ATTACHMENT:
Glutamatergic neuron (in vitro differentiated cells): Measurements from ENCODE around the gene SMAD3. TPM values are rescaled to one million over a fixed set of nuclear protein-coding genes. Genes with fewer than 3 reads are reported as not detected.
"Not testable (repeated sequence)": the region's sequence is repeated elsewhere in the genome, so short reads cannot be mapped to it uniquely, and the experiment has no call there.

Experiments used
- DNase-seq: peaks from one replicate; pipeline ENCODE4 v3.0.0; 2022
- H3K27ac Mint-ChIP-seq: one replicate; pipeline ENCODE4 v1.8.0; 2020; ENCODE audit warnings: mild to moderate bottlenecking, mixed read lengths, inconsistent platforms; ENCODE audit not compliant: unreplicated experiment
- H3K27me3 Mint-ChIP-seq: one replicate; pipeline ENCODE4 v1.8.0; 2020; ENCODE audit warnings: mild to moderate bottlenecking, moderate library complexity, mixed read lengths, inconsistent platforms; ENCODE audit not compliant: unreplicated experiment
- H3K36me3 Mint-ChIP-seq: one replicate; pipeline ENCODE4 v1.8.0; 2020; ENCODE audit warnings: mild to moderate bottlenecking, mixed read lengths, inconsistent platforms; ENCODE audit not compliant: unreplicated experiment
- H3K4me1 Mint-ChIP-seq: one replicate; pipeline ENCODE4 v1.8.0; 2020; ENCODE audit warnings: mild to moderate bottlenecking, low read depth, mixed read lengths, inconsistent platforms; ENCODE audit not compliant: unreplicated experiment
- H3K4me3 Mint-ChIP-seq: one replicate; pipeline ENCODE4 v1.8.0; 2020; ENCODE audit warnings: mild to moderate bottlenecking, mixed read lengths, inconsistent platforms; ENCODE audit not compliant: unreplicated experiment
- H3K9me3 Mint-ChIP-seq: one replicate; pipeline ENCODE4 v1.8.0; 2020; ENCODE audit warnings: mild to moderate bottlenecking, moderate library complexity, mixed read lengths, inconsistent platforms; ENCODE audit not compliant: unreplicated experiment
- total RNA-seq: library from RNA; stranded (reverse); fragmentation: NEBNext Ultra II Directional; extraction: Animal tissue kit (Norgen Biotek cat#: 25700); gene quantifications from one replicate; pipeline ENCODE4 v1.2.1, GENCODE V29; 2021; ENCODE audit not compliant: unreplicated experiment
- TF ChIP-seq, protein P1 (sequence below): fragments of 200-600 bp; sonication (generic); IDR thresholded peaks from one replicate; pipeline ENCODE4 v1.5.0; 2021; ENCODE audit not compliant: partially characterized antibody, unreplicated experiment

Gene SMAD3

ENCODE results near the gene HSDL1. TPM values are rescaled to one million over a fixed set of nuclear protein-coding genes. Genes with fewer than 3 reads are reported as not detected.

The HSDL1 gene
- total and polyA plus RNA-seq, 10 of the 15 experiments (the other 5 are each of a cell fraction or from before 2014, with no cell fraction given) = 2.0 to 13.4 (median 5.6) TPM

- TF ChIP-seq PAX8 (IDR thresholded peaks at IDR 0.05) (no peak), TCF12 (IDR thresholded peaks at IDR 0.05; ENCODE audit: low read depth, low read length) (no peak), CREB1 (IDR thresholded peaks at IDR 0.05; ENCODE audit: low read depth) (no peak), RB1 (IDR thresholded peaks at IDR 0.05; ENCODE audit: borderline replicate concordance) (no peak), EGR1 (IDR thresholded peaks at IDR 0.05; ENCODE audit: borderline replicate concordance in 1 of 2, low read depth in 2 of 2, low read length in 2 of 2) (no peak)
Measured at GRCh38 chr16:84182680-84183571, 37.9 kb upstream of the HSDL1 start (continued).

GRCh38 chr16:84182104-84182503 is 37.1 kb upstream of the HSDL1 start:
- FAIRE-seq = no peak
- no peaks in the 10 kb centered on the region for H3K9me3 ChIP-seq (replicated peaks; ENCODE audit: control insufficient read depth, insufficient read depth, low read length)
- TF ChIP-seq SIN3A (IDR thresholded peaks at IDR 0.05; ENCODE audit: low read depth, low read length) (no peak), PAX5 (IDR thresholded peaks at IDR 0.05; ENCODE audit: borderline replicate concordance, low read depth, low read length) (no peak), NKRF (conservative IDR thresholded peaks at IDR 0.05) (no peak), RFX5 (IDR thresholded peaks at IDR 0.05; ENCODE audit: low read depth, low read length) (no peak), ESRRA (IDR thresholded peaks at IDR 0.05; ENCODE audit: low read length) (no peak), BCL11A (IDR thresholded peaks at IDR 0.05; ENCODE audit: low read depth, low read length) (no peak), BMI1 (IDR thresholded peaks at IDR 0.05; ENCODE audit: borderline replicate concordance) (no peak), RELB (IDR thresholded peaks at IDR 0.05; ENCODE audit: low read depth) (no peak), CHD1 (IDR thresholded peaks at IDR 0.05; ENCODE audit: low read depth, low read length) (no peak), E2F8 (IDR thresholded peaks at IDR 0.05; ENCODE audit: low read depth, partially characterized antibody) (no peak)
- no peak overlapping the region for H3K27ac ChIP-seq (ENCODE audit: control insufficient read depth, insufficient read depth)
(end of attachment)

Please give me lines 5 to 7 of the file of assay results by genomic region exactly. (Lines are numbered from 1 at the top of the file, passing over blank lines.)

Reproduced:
- H3K27ac Mint-ChIP-seq: one replicate; pipeline ENCODE4 v1.8.0; 2020; ENCODE audit warnings: mild to moderate bottlenecking, mixed read lengths, inconsistent platforms; ENCODE audit not compliant: unreplicated experiment
- H3K27me3 Mint-ChIP-seq: one replicate; pipeline ENCODE4 v1.8.0; 2020; ENCODE audit warnings: mild to moderate bottlenecking, moderate library complexity, mixed read lengths, inconsistent platforms; ENCODE audit not compliant: unreplicated experiment
- H3K36me3 Mint-ChIP-seq: one replicate; pipeline ENCODE4 v1.8.0; 2020; ENCODE audit warnings: mild to moderate bottlenecking, mixed read lengths, inconsistent platforms; ENCODE audit not compliant: unreplicated experiment